Eat Like A Local: A Turkish Delight

Eat Like A Local: A Turkish Delight
An assortment of Turkish delicacies, Photo Credit: Shutterstock

Is Istanbul really the mecca of street food?

Roshni Subramanian
December 06 , 2019
09 Min Read

Istanbul is the land of dreams. Where the east meets the west. A land unparalleled. Istanbul is steeped in layers of history, heritage and tradition, a thriving metropolis with breathtaking architecture and warm hospitality. When it comes to food, Istanbul is a delight. Its diverse cuisine is a reflection of its lifestyle and traditions. The streets of Istanbul are home to very authentic dishes that are so flavourful and so appealing that we are salivating just thinking about them. Here's your street food guide to Istanbul for your next trip where you can eat like a local. 


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A circular bread usually accompanied with tea or ayran (salted yogurt drink), this Turkish bagel is an absolute breakfast staple. Often served with fruit preserves or in savoury combinations with cheese, pastrami and vegetables, there are different variations of simit available all across Turkey. While some are coated with sesame, kil simit found in Kastamonu and Black Sea provinces do not contain them. Believed to have been around since the 1500s, simit today is sold by street vendors, animatedly pushing carts throughout the city.

Islak burger

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What dollar-a-slice pizza is to New York, Islak burger is to Istanbul. A visit to Taksim Square is not complete without going wild on the Islak ‘wet burger’. A popular Turkish late-night snack, it is packed with a garlicky flavour and dunked in buttery tomato sauce, similar to a Sloppy Joe. This ’wet burger’ is left to steam in a hamam-style glass box. Bite into the juicy beef patty and soft white bun for bit of heaven. 


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An essential part of the Istanbul culture, dürüm is the Turkish answer to a wrap. A complete meal in itself, dürüm consists of doner kebab (grilled meat) wrapped in lavash (flatbread). One could even say that the lavash makes or breaks the dish. Ideally, it should be thick enough to suck up the juices of the meat, but at the same be light and chewy. Traditionally served with a yogurt-based sauce, what enhances the dürüm experience is grilling it before serving. The charred smoky flavour coupled with the freshness of the yogurt makes the meal a delectable treat. According to culinary legend Anthony Bourdain, Durumzade in Istanbul serves the best and he speaks from experience.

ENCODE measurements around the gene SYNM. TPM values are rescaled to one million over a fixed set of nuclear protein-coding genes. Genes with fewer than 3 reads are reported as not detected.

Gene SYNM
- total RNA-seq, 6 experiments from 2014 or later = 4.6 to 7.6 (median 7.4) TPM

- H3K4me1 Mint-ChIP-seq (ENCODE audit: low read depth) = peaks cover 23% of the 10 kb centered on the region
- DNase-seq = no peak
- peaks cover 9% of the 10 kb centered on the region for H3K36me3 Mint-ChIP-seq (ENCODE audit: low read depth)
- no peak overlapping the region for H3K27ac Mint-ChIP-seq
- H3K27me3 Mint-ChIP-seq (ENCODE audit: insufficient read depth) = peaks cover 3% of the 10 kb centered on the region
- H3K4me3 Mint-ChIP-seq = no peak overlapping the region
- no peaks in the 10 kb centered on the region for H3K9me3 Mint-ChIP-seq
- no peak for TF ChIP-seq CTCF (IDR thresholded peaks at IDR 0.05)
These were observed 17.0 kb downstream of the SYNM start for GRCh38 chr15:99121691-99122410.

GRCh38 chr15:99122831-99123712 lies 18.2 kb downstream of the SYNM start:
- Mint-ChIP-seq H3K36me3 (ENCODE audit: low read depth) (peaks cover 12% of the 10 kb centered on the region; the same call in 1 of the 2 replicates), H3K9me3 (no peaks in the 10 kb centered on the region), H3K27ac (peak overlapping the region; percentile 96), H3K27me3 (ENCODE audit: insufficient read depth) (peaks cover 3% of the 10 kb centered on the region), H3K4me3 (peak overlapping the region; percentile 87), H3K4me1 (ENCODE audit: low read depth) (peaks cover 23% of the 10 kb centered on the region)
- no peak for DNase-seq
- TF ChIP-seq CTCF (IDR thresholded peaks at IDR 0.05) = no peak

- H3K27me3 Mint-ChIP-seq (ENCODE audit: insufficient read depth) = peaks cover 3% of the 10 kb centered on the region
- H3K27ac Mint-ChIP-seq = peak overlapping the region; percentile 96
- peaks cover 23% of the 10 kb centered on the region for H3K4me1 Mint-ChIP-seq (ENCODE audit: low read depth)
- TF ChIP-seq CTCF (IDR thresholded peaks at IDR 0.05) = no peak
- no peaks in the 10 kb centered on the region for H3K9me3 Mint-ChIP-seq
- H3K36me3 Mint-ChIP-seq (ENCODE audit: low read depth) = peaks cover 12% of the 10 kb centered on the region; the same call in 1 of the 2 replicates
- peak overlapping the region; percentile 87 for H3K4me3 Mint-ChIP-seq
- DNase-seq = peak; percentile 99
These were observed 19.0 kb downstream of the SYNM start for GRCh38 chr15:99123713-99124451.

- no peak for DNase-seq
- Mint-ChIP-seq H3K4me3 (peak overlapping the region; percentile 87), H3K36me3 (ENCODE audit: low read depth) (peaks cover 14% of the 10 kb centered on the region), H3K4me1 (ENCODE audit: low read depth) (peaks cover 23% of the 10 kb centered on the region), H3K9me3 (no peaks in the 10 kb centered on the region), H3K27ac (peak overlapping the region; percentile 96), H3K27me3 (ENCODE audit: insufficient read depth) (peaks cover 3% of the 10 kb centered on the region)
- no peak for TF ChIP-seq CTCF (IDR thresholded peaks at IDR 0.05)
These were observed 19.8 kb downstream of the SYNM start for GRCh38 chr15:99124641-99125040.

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It isn't for the faint-hearted but is a crowd pleaser. Kokorec is lamb intestines wrapped around a sweetbread on skewer and grilled, then served on a platter or on a soft bread, with tomatoes and green peppers. Spicy, crunchy and tender melt-in-your-mouth meat with a pleasant aftertaste makes this a must-eat on your Istanbul visit. (Traditionally there are two variations: Istanbul style where the kokorec is chopped before mixing with tomatoes; the Izmir style is all abouot slicing the meat.  

Doner Kebab

There’s no denying that Turkey is the land of kebabs. Similar to shawarma that’s made with shaved meat on a vertical rotisserie, this dish is known by different names in different parts of the world. While the Arabs call it shawarma, for the Greeks it is gyro and in some places it is tacos al pastor. Initially, the meat used from solely lamb but today it’s often a lamb-beef mixture. Wrapped in a flatbread or stuffed into a pide bread, they are extremely popular as a late-night snack. Our recommendation is Kardesler Lokantasi in Kemerburgaz where Mehmat Akkaya, the 85-years old owner, has been serving his loyal patrons doners for the last 45 years.


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Extremely popular during the winters, boza is a traditional fermented drink made from grains like corn, barley, rye and oats. With a consistency as thick as pudding, boza is traditionally topped with cinnamon powder or roasted chickpeas. This fermented beverage is equally popular in Central Asia and the Balkans. Though slightly alcoholic, the drink is rich in various vitamins and is considered highly nutritional. While you might find boza in many local cafes in Istanbul, our recommendation would be to head to Vefa Bozacici. Established by an Albanian migrant in 1876, today it’s run by his descendants.

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